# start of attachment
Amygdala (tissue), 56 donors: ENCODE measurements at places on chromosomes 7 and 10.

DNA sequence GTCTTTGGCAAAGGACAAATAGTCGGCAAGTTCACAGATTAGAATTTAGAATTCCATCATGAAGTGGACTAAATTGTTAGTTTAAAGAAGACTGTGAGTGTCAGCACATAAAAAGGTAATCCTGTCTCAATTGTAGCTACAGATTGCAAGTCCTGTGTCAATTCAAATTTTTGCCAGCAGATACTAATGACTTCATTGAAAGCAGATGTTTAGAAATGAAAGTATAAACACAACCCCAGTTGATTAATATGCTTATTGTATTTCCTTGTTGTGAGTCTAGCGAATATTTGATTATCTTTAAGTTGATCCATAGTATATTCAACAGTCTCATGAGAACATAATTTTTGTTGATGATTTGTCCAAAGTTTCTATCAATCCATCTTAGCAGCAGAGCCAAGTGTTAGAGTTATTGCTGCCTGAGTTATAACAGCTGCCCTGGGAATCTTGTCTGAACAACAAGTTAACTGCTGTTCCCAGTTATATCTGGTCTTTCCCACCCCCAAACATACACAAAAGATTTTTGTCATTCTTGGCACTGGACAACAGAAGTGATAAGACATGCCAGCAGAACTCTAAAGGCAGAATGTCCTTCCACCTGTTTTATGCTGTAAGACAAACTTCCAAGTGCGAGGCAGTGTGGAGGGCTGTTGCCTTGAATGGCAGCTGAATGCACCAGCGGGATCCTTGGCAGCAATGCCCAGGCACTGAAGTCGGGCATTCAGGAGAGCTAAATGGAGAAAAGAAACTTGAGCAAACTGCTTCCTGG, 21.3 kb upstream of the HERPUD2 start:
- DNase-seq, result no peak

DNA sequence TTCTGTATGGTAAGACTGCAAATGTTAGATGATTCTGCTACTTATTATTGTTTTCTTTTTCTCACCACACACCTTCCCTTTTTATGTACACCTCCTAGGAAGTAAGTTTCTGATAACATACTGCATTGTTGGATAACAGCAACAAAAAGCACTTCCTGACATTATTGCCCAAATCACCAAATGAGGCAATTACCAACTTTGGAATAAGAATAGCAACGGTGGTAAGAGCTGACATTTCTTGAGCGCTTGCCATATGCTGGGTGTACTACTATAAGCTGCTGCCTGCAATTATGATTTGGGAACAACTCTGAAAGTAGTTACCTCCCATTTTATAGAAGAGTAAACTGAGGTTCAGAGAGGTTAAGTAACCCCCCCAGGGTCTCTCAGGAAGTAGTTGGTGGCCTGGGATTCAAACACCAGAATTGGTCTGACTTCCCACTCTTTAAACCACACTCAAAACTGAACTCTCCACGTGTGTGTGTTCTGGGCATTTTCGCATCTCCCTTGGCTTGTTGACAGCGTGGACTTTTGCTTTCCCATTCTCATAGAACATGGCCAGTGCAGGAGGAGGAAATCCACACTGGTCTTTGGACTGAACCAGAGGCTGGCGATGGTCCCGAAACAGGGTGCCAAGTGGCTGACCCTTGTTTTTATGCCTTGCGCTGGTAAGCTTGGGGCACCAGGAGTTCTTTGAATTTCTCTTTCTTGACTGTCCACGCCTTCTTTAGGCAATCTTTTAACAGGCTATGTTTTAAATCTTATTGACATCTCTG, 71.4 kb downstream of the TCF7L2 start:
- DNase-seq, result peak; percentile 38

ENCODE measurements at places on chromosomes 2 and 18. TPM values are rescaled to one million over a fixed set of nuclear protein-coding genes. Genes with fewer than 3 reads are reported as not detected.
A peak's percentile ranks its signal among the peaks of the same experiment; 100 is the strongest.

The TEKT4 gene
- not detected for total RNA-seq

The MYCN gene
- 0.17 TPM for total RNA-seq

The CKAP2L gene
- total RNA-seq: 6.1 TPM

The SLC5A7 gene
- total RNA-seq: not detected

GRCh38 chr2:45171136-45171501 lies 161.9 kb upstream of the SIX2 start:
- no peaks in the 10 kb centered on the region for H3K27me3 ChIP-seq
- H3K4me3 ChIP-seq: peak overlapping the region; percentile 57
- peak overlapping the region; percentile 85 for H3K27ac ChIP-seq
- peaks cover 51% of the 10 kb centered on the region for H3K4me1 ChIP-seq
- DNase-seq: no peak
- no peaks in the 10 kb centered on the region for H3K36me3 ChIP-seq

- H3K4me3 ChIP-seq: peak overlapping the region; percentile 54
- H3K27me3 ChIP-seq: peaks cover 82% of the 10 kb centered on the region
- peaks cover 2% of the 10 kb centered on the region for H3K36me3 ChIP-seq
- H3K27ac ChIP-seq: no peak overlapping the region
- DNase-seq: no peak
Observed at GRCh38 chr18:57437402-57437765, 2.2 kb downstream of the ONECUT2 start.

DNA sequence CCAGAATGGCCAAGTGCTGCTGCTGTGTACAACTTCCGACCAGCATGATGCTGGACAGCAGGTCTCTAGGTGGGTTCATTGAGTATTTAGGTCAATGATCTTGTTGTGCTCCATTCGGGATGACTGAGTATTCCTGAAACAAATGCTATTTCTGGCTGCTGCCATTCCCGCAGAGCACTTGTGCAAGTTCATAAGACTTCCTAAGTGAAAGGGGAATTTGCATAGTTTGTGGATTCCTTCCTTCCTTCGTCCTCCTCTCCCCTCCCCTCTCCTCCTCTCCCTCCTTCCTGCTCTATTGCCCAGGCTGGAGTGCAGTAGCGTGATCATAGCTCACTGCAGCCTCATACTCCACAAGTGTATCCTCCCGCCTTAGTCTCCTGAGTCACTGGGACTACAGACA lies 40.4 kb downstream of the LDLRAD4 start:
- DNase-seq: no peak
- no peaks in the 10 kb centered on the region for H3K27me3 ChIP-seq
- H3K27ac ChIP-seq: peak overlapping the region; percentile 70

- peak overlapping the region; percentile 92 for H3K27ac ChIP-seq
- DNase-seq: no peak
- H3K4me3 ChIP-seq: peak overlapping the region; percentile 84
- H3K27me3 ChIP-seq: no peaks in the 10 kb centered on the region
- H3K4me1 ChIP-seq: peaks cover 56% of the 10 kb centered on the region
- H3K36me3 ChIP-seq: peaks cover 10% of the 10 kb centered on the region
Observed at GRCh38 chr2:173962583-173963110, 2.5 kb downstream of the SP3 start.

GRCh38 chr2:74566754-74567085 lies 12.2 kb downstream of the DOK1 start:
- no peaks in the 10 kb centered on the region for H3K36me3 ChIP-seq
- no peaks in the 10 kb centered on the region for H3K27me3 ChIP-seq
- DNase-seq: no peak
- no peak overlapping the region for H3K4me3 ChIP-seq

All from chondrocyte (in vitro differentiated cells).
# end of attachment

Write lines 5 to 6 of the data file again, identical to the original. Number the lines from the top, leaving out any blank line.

- DNase-seq, result peak; percentile 38

ENCODE measurements at places on chromosomes 2 and 18. TPM values are rescaled to one million over a fixed set of nuclear protein-coding genes. Genes with fewer than 3 reads are reported as not detected.